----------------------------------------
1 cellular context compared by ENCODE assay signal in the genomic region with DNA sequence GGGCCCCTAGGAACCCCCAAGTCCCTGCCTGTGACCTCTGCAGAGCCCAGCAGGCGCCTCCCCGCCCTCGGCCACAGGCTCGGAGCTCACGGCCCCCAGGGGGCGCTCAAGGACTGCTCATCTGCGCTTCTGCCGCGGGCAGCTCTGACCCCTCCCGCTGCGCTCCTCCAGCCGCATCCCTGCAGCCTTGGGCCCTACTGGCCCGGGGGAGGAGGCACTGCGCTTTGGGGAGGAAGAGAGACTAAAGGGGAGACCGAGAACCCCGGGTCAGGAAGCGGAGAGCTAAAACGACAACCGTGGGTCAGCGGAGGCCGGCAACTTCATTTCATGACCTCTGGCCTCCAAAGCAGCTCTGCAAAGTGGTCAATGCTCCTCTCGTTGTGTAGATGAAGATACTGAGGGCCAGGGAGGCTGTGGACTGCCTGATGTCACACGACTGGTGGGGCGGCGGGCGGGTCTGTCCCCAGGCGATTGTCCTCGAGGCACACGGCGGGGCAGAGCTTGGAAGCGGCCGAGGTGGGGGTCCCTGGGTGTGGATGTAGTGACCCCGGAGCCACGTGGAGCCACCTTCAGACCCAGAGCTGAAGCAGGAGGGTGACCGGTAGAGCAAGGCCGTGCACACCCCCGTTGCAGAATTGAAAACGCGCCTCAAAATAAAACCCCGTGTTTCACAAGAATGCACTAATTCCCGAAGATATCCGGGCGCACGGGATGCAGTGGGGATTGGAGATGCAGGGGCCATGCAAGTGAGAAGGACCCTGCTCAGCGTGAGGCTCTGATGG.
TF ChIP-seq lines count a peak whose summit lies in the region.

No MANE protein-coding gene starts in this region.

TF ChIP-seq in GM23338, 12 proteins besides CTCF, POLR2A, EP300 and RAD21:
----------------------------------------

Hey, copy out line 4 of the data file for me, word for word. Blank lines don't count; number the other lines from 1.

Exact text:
TF ChIP-seq in GM23338, 12 proteins besides CTCF, POLR2A, EP300 and RAD21: